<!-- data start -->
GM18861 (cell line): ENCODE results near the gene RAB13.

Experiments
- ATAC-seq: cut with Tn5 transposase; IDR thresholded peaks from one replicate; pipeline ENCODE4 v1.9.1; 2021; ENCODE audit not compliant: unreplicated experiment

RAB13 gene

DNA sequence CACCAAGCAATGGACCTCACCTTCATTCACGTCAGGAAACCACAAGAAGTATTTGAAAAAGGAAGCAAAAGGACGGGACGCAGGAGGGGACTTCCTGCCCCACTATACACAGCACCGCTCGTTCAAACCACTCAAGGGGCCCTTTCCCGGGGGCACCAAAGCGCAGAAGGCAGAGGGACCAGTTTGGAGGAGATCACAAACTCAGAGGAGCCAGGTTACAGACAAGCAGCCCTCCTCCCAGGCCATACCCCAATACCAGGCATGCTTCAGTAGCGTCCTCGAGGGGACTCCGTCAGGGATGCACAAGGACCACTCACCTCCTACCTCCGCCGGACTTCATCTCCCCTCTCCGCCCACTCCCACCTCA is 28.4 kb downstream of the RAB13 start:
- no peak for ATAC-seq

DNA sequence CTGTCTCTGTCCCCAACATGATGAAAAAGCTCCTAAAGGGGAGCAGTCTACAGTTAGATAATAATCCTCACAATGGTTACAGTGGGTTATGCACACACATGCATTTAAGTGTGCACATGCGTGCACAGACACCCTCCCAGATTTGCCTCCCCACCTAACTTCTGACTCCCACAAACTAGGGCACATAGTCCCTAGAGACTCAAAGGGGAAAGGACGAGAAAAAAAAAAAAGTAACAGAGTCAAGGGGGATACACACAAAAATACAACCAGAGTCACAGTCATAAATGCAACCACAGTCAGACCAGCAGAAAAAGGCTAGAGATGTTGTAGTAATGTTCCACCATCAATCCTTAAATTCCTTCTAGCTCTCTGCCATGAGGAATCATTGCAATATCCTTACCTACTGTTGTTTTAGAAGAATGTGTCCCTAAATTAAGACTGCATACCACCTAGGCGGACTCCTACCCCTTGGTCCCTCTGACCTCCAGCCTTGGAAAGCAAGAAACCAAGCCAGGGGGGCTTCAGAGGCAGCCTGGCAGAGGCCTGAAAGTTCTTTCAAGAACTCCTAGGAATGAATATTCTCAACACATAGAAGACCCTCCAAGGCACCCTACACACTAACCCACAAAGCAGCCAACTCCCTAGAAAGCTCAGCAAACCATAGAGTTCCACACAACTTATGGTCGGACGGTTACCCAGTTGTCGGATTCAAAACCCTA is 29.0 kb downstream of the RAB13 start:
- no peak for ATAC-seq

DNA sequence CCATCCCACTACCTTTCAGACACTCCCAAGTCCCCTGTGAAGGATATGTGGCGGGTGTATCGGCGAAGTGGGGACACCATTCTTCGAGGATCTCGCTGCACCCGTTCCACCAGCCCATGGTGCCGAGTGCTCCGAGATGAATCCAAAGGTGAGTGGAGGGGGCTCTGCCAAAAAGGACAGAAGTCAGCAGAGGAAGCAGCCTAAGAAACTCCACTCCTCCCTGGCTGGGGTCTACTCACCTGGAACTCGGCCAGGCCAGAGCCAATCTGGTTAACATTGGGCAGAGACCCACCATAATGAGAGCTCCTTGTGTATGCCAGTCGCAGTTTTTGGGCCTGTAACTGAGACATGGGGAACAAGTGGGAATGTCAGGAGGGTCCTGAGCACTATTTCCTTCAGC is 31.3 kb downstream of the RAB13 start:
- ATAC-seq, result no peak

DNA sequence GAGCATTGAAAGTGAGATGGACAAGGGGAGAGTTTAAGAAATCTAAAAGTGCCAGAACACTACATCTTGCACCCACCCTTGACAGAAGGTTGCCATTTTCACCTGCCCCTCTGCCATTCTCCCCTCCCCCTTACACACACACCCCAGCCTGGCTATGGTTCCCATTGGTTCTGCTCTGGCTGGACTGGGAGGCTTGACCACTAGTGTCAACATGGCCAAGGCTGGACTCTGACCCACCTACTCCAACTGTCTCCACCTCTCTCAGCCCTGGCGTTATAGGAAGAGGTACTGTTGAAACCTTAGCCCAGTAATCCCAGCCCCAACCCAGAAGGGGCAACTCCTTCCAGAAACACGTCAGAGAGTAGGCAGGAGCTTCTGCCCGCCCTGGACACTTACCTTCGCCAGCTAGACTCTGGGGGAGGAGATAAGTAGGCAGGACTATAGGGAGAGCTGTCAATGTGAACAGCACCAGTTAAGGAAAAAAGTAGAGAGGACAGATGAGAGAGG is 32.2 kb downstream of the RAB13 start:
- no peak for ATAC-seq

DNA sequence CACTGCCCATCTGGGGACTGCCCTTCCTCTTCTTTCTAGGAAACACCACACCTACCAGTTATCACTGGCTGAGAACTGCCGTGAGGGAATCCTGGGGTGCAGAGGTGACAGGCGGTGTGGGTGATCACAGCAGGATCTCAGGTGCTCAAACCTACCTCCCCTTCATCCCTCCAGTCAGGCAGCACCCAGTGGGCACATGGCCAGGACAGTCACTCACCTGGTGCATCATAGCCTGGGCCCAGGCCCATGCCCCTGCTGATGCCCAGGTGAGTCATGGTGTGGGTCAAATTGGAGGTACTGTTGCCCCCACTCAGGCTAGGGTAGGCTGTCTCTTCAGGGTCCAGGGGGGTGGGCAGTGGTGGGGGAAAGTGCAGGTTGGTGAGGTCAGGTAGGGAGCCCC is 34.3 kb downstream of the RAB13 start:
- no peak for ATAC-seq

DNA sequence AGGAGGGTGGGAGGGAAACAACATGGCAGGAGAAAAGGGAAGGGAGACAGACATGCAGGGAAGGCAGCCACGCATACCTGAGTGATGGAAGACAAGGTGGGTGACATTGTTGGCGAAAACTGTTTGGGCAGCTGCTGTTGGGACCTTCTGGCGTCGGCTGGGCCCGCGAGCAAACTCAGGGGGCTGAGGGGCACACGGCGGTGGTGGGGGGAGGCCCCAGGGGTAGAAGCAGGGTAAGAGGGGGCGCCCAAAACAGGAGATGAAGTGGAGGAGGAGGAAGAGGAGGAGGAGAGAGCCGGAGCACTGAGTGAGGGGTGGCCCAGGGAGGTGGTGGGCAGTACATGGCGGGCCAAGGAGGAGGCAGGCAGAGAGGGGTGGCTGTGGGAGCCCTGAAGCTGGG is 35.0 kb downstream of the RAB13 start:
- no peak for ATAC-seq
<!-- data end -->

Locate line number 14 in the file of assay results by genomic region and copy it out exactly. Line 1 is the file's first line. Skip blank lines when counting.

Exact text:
- no peak for ATAC-seq